Posts Tagged ‘Janacek’

From The House Of The Dead, WMC Cardiff 08 October

October 9, 2017



This was certainly very impressive as music, but didn’t really make a personal impact on me, which I think was the point. This was really a matter of the production I think, though more of a lyrical-romantic inflection in the playing (which I think is possible) would have been welcome.

Perhaps the prisoners should have been more individualised and less spread out, while the pantomime of Don Giovanni and Kedril just seemed pointless here–with neither a point of its own nor in reactions from the prisoners. At the end we did not have an eagle flying to freedom but rather a projection of a shadow, which didn’t really cut it.

And surely Shishkov’s narration as the final one of the prisoners’ stories ought to both be affecting and to sum up or exemplify what has gone before–the senseless random murderous cruelty and the spark of God within each one also. Unless that was just meant to stay with Dostoevsky…

The Diary of One Who Disappeared, Arcola Theatre 21 August

August 22, 2011


That's his sister's white dress she nicked...

A couple of blokes came out dressed in white shirts and waistcoats.  One sat at the piano and started to play hesitantly.  The other encouraged him by (among other things) humming, tapping his pencil on his notebook, performing dance steps until the music got too fast, and getting the audience to clap in time.

Then that came to an end and it became clear that the guy who was not the pianist was the tenor and he was going to sing The Diary of One Who Disappeared, which is somewhere between a song-cycle and a very small oratorio and recounts how the hero is led astray by a gypsy girl and leaves his family to unite his fate with hers.

I found to my relief that I could understand almost all of the words (it was sung in English; texts were not provided).  The pianist played the very plinky piano–was it meant to resemble some folk instrument?–and a rather blonde gypsy slinked her way across the stage.  Nice to know that the Moravian countryside enjoys reliable supplies of peroxide.  Three women stood up from the front row to form the chorus.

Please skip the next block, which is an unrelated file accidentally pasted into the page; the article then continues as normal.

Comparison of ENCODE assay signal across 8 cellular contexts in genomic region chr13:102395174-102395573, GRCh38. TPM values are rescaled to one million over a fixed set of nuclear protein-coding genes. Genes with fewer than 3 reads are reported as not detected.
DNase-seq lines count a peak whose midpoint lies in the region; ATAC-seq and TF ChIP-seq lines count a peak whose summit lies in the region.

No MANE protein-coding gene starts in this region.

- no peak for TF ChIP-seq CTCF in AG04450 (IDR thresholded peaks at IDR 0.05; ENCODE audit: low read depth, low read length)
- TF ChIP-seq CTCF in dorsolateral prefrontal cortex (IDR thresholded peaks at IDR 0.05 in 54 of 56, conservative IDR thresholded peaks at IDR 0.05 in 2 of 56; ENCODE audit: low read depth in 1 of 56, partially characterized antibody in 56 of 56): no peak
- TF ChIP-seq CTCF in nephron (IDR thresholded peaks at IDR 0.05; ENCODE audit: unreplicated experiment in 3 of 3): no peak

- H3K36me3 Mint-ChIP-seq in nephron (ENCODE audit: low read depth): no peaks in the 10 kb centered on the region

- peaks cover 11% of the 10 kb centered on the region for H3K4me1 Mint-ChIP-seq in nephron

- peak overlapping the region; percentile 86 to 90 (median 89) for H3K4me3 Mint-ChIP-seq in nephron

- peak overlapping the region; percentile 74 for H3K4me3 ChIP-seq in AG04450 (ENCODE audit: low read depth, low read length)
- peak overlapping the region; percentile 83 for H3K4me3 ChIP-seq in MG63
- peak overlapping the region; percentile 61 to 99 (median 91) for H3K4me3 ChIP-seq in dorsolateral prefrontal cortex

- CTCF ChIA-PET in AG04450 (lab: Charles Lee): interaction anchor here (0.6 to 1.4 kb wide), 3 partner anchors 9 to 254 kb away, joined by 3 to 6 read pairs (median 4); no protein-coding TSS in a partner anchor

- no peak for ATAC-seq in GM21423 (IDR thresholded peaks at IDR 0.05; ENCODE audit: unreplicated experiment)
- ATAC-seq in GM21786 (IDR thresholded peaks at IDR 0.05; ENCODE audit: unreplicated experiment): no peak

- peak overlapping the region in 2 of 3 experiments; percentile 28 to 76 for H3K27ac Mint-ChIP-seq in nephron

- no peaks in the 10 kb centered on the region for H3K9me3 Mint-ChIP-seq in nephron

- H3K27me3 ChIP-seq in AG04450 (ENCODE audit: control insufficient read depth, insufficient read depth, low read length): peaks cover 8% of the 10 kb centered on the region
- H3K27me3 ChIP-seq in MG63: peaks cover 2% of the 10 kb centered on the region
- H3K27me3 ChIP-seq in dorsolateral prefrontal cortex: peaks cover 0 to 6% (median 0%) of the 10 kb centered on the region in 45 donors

A breakthrough in Janacek scholarship: the 113-year-old composer is still giving poor Kamila no peace

I was moved by the tenor’s final declamation, though overall  I thought the staging betrayed nervousness that the piece wouldn’t stand on its own merits.  Perhaps that it just wasn’t long enough–50 minutes overall is a bit of a strange length for an evening’s entertainment.  The soprano (Mary Bevan) had an easier time of it than the tenor (Robert Murray), perhaps because she had something a lot more singable to sing.

I’m not sure why the text’s indications of the gypsy girl dropping her blouse and sleeping in a rumpled shift led to the tenor removing his waistcoat and cufflinks.

And so ended my first visit to a Grimeborn Festival at the Arcola!

Kat’a Kabanova Opera Holland Park Friday 08 August

August 8, 2009


Well, I failed to understand this. Which was a pity, because the score as a score is lovely (and was very well-played) and the singers were bloody good to, especially the wonderful Anne-Sophie Duprels as Kat’s (and Tom Randle as Boris).

But where was it set? We had a Russian samovar, mid-European mid-nineteenth-century costumes and what seemed to be part of Tatlin’s (early Soviet era) tower imprisoning Katya.

Does this matter? The point of Ostrovsky’s original play is that it’s a recognisable portrait of the patriarchal way of life among certain sections of Russian society of his time, so things like rampant suspicion and the assumption of Kabanicha’s absolute power make sense. But not so much if it’s set Somewhere at Sometime.

And then is there enough drama to support an opera? Boris leaves and Kat’a decides to die, but before that their final scene really isn’t long enough (just one example). And of course inserting an unnecessary interval into what is 1 hr 40 min  of music didn’t help.

I still don’t understand…

There is some description from OHP here.